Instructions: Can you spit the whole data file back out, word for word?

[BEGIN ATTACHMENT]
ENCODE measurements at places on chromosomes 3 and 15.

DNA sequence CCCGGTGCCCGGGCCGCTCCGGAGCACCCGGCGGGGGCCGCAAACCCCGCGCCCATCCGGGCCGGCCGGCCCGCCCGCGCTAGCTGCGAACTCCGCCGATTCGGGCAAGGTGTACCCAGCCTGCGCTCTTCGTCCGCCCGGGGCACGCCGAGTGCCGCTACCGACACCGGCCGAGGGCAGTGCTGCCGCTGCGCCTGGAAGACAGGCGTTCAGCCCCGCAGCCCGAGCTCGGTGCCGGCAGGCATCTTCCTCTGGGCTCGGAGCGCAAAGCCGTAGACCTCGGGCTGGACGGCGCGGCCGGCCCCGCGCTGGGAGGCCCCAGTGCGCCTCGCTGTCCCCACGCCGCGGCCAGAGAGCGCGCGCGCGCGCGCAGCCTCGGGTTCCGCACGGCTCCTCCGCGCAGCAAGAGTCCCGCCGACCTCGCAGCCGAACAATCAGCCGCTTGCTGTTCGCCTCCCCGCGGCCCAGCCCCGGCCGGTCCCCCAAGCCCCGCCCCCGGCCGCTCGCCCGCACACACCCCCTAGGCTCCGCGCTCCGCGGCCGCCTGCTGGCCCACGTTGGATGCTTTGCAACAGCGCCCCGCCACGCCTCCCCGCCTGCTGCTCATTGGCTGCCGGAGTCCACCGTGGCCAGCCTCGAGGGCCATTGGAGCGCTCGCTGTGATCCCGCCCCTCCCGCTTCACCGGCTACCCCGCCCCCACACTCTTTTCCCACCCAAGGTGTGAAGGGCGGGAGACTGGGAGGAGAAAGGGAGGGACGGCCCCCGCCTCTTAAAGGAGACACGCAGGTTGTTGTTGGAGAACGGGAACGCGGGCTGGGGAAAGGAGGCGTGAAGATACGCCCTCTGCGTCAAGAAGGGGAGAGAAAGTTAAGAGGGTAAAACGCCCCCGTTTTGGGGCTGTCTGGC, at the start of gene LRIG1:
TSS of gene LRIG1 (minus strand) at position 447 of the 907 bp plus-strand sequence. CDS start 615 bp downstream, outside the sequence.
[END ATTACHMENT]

ENCODE measurements at places on chromosomes 3 and 15.

DNA sequence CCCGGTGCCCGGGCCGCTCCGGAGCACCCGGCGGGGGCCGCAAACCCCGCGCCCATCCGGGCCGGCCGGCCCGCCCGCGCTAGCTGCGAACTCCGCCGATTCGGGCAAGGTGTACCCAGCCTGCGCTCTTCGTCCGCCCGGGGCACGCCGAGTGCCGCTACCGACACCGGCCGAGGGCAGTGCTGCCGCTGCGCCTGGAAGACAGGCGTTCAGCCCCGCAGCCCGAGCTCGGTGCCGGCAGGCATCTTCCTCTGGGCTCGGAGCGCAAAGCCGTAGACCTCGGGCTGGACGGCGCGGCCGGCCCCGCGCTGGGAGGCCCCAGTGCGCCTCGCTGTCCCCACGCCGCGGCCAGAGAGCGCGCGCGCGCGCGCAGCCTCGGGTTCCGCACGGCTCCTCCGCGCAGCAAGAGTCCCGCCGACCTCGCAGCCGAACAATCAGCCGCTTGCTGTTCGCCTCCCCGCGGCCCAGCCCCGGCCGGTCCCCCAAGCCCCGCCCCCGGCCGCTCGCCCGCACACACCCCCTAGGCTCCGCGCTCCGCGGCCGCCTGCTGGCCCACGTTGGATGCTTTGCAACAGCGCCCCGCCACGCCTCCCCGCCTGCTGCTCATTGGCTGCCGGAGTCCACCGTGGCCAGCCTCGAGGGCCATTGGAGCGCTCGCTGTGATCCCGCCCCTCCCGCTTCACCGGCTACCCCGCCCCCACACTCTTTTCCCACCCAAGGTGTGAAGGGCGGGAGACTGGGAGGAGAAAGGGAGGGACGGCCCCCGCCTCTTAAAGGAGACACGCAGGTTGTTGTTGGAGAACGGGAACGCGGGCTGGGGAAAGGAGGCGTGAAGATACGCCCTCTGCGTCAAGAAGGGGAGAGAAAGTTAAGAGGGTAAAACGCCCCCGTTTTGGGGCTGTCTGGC, at the start of gene LRIG1:
TSS of gene LRIG1 (minus strand) at position 447 of the 907 bp plus-strand sequence. CDS start 615 bp downstream, outside the sequence.